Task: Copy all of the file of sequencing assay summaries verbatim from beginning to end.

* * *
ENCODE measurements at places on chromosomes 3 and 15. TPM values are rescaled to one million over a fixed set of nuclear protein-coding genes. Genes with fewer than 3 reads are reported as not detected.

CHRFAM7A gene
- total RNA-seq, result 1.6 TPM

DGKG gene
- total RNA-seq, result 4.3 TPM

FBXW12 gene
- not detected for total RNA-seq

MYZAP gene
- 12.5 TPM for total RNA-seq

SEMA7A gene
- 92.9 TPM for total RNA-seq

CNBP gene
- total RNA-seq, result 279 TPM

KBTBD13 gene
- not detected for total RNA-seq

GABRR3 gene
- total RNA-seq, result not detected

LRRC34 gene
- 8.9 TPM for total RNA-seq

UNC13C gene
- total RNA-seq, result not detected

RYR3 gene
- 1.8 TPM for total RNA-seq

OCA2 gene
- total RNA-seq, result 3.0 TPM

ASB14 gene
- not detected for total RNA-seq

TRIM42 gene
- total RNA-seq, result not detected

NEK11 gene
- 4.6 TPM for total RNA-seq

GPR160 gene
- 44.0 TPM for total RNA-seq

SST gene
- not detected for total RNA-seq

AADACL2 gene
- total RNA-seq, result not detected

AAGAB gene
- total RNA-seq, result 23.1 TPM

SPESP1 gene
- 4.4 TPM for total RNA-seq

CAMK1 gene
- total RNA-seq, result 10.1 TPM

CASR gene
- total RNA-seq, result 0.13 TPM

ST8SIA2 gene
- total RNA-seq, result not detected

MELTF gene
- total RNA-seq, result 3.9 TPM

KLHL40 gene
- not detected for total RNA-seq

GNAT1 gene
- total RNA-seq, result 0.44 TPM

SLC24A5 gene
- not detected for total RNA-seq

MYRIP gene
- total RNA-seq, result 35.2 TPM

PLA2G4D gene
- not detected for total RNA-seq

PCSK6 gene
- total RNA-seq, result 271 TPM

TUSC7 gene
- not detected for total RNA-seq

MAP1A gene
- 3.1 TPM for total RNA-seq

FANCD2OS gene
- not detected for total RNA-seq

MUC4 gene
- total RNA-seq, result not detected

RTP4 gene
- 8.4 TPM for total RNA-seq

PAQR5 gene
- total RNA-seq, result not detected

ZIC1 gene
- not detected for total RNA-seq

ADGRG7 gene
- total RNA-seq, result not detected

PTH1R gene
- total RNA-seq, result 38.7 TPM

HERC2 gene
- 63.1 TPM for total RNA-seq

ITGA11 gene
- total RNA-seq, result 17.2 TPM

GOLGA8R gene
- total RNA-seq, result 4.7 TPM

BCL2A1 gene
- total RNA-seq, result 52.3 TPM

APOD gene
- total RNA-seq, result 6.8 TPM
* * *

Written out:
ENCODE measurements at places on chromosomes 3 and 15. TPM values are rescaled to one million over a fixed set of nuclear protein-coding genes. Genes with fewer than 3 reads are reported as not detected.

CHRFAM7A gene
- total RNA-seq, result 1.6 TPM

DGKG gene
- total RNA-seq, result 4.3 TPM

FBXW12 gene
- not detected for total RNA-seq

MYZAP gene
- 12.5 TPM for total RNA-seq

SEMA7A gene
- 92.9 TPM for total RNA-seq

CNBP gene
- total RNA-seq, result 279 TPM

KBTBD13 gene
- not detected for total RNA-seq

GABRR3 gene
- total RNA-seq, result not detected

LRRC34 gene
- 8.9 TPM for total RNA-seq

UNC13C gene
- total RNA-seq, result not detected

RYR3 gene
- 1.8 TPM for total RNA-seq

OCA2 gene
- total RNA-seq, result 3.0 TPM

ASB14 gene
- not detected for total RNA-seq

TRIM42 gene
- total RNA-seq, result not detected

NEK11 gene
- 4.6 TPM for total RNA-seq

GPR160 gene
- 44.0 TPM for total RNA-seq

SST gene
- not detected for total RNA-seq

AADACL2 gene
- total RNA-seq, result not detected

AAGAB gene
- total RNA-seq, result 23.1 TPM

SPESP1 gene
- 4.4 TPM for total RNA-seq

CAMK1 gene
- total RNA-seq, result 10.1 TPM

CASR gene
- total RNA-seq, result 0.13 TPM

ST8SIA2 gene
- total RNA-seq, result not detected

MELTF gene
- total RNA-seq, result 3.9 TPM

KLHL40 gene
- not detected for total RNA-seq

GNAT1 gene
- total RNA-seq, result 0.44 TPM

SLC24A5 gene
- not detected for total RNA-seq

MYRIP gene
- total RNA-seq, result 35.2 TPM

PLA2G4D gene
- not detected for total RNA-seq

PCSK6 gene
- total RNA-seq, result 271 TPM

TUSC7 gene
- not detected for total RNA-seq

MAP1A gene
- 3.1 TPM for total RNA-seq

FANCD2OS gene
- not detected for total RNA-seq

MUC4 gene
- total RNA-seq, result not detected

RTP4 gene
- 8.4 TPM for total RNA-seq

PAQR5 gene
- total RNA-seq, result not detected

ZIC1 gene
- not detected for total RNA-seq

ADGRG7 gene
- total RNA-seq, result not detected

PTH1R gene
- total RNA-seq, result 38.7 TPM

HERC2 gene
- 63.1 TPM for total RNA-seq

ITGA11 gene
- total RNA-seq, result 17.2 TPM

GOLGA8R gene
- total RNA-seq, result 4.7 TPM

BCL2A1 gene
- total RNA-seq, result 52.3 TPM

APOD gene
- total RNA-seq, result 6.8 TPM